(306f) Synthesis of Layer-By-Layer Thick Mesoporous Titania Films with Vertically Oriented 2D-HCP Nanopores and Their Use in Lithium Ion Batteries As Negative Electrodes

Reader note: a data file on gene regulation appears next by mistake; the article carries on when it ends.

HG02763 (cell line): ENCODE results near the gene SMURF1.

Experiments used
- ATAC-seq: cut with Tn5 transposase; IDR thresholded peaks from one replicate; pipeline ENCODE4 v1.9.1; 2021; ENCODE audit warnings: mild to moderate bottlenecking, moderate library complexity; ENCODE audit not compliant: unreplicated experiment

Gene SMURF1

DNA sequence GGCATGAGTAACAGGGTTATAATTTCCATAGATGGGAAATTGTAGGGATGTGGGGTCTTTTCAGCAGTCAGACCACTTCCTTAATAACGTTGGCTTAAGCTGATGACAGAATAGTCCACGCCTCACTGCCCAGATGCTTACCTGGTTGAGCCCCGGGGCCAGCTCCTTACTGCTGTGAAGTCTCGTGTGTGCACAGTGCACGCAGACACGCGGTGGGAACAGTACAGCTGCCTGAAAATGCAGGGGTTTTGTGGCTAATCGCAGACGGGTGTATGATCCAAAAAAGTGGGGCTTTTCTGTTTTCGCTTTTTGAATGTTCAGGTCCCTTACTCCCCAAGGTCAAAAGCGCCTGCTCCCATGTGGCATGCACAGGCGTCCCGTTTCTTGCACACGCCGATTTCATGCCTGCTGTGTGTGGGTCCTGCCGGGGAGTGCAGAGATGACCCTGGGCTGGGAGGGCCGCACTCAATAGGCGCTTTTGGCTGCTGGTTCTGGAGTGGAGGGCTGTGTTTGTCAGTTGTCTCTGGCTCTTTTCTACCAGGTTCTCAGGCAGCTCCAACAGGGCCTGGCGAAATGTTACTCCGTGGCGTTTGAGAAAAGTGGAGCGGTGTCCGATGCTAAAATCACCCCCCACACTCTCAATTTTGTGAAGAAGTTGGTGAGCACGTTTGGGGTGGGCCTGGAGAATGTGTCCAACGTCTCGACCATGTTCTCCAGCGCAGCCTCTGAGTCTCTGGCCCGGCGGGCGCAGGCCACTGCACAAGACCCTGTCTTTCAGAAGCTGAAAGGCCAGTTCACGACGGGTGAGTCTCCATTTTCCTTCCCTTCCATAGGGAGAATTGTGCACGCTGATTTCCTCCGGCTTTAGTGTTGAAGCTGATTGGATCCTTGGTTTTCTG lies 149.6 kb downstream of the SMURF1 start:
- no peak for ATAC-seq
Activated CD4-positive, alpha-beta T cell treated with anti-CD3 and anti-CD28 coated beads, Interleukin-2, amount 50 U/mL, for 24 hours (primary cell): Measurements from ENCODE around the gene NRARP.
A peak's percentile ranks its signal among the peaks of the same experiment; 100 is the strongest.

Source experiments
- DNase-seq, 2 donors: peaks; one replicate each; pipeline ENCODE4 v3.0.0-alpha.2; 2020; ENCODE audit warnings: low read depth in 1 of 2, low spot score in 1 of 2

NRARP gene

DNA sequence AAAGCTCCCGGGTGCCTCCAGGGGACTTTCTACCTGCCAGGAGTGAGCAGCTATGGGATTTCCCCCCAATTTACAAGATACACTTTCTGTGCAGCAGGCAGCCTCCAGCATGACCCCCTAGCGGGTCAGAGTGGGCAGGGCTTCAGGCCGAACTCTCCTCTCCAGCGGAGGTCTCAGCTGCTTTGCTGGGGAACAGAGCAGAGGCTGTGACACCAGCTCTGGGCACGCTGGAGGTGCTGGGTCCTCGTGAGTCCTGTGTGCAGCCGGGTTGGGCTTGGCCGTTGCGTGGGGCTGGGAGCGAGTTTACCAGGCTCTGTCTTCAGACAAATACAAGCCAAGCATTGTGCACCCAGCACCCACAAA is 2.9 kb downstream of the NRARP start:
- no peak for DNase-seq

Mesoporous titania films with 2D Hexagonal Close Packed (HCP) cylindrical nanopores have been synthesized by the evaporation-induced self-assembly (EISA) technique with Pluronic surfactant F127 (with average structure (EO)106(PO)70(EO)106 where EO is an ethylene oxide unit and PO is a propylene oxide unit) as the structure-directing agent. To provide vertical alignment of the pores, surface modification of substrates with crosslinked surfactant F127 has been used to provide a chemically neutral surface. According to Koganti et. al (Nano Lett. 2006, 6, 2567), thick films do not have perfect vertical alignment of the pores and better vertical HCP orientation is best achieved by sandwiching the films between two modified surfaces. Here, we report the synthesis of relatively thick films with vertically oriented 2D HCP cylindrical nanopores by layer-by-layer synthesis. Such films do not require sandwiching for vertical orientation of the pores. The hypothesis being tested is whether surfactant micelles from an existing layer will interact with micelles from a freshly deposited layer to provide epitaxial self-assembly of vertically oriented cylindrical micelles in registry from layer to layer. Using this technique, titania films with vertically oriented cylindrical nanopores as much as 1 µm thick were obtained. The thickness and vertical orientation were characterized using XRD, SEM and profilometry. These films were then used as negative electrodes in Li-ion batteries because of advantages of titania including good cycling stability, small volume expansion (~3%) during intercalation/extraction and high discharge voltage plateau. The high surface area and small wall thickness of these titania films provide better lithium ion insertion and reduced Li ion diffusion length compared to nonporous titania films or titania nanotube arrays. However, maintaining accessibilty of the full pore space in the thick films is a challenge to be discussed. Furthermore, the mass transport across these films is studied using electrochemical impedence spectroscopy (EIS). Using equivalent circuit modeling, the fraction of the accessible area of the nanoporous film coated electrode was calculated and analyzed as a function of the number of layers deposited.